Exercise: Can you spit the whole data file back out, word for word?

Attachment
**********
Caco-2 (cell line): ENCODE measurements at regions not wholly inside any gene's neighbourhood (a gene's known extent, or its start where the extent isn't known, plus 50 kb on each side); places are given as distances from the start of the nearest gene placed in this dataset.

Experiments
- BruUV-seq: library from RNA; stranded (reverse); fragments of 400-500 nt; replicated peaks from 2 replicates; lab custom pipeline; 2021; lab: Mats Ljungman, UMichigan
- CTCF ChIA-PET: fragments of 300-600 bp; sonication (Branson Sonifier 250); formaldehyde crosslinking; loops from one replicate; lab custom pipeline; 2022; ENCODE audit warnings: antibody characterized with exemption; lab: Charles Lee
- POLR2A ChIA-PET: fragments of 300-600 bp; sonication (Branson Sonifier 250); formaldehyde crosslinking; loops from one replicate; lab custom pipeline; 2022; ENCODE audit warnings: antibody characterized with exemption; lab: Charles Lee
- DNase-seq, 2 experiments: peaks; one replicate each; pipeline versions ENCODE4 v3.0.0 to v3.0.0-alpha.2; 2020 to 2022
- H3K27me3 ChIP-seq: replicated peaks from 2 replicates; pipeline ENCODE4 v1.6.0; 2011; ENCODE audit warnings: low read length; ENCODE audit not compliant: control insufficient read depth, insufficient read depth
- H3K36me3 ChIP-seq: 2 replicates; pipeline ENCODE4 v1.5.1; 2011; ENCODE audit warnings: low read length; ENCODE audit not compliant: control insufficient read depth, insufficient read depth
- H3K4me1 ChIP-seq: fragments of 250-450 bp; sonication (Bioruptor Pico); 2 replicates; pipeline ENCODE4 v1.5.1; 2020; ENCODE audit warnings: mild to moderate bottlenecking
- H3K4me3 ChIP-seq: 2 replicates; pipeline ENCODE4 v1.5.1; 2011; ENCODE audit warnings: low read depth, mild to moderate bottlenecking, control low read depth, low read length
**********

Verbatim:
Caco-2 (cell line): ENCODE measurements at regions not wholly inside any gene's neighbourhood (a gene's known extent, or its start where the extent isn't known, plus 50 kb on each side); places are given as distances from the start of the nearest gene placed in this dataset.

Experiments
- BruUV-seq: library from RNA; stranded (reverse); fragments of 400-500 nt; replicated peaks from 2 replicates; lab custom pipeline; 2021; lab: Mats Ljungman, UMichigan
- CTCF ChIA-PET: fragments of 300-600 bp; sonication (Branson Sonifier 250); formaldehyde crosslinking; loops from one replicate; lab custom pipeline; 2022; ENCODE audit warnings: antibody characterized with exemption; lab: Charles Lee
- POLR2A ChIA-PET: fragments of 300-600 bp; sonication (Branson Sonifier 250); formaldehyde crosslinking; loops from one replicate; lab custom pipeline; 2022; ENCODE audit warnings: antibody characterized with exemption; lab: Charles Lee
- DNase-seq, 2 experiments: peaks; one replicate each; pipeline versions ENCODE4 v3.0.0 to v3.0.0-alpha.2; 2020 to 2022
- H3K27me3 ChIP-seq: replicated peaks from 2 replicates; pipeline ENCODE4 v1.6.0; 2011; ENCODE audit warnings: low read length; ENCODE audit not compliant: control insufficient read depth, insufficient read depth
- H3K36me3 ChIP-seq: 2 replicates; pipeline ENCODE4 v1.5.1; 2011; ENCODE audit warnings: low read length; ENCODE audit not compliant: control insufficient read depth, insufficient read depth
- H3K4me1 ChIP-seq: fragments of 250-450 bp; sonication (Bioruptor Pico); 2 replicates; pipeline ENCODE4 v1.5.1; 2020; ENCODE audit warnings: mild to moderate bottlenecking
- H3K4me3 ChIP-seq: 2 replicates; pipeline ENCODE4 v1.5.1; 2011; ENCODE audit warnings: low read depth, mild to moderate bottlenecking, control low read depth, low read length